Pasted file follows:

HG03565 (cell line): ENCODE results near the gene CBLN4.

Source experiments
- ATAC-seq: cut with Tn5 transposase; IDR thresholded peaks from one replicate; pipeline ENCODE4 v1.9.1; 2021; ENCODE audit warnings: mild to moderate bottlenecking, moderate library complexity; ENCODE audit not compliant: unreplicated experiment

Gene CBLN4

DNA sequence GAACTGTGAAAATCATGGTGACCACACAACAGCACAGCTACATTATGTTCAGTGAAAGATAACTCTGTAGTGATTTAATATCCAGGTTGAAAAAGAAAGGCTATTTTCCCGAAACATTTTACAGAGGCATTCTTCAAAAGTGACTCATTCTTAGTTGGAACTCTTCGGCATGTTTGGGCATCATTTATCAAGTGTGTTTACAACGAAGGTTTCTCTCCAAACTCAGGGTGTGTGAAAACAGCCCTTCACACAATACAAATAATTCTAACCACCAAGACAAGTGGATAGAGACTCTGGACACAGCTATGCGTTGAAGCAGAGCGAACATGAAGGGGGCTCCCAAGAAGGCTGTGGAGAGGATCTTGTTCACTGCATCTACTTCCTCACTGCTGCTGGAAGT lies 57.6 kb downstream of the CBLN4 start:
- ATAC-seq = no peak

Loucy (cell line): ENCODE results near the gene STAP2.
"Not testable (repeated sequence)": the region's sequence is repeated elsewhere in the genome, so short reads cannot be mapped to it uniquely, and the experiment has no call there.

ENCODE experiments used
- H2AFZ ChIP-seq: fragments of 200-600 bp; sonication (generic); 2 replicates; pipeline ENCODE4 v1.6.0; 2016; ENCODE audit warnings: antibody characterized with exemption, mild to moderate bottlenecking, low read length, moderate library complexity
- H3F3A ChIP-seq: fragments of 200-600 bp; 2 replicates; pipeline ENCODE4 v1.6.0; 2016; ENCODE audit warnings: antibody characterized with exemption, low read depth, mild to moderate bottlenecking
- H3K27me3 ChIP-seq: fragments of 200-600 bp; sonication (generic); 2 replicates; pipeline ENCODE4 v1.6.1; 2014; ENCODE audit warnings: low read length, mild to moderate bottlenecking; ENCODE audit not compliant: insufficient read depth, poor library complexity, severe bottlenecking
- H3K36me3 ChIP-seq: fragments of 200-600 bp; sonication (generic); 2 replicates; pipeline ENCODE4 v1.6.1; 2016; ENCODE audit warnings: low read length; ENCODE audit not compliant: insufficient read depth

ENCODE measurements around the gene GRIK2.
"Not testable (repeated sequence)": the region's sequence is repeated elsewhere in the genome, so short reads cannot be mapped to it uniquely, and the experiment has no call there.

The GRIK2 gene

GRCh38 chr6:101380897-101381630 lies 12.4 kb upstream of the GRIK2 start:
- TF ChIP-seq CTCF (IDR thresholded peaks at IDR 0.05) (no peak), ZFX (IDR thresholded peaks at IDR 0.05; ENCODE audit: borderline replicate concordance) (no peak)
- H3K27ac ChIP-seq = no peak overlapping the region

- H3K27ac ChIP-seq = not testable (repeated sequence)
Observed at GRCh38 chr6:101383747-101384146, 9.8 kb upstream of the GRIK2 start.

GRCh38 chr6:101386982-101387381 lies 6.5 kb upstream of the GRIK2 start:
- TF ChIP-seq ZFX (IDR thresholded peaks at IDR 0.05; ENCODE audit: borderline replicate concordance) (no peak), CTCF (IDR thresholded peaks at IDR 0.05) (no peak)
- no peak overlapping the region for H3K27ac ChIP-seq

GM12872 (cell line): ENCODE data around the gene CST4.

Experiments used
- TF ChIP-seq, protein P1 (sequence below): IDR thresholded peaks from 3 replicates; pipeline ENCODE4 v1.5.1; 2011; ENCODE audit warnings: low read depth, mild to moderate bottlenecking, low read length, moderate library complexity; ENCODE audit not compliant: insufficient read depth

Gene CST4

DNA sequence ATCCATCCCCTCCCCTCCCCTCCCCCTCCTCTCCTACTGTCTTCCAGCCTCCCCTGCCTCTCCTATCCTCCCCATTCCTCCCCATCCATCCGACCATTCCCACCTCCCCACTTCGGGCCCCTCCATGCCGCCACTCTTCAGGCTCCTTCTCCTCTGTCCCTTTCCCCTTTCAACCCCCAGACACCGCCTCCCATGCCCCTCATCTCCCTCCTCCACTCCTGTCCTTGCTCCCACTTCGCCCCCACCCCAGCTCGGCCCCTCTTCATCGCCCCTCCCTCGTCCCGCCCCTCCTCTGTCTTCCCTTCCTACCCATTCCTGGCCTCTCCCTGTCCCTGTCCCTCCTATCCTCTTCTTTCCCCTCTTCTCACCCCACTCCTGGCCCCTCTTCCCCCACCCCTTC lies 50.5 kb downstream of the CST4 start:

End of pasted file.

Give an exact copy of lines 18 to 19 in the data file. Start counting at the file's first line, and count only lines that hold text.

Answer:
- TF ChIP-seq CTCF (IDR thresholded peaks at IDR 0.05) (no peak), ZFX (IDR thresholded peaks at IDR 0.05; ENCODE audit: borderline replicate concordance) (no peak)
- H3K27ac ChIP-seq = no peak overlapping the region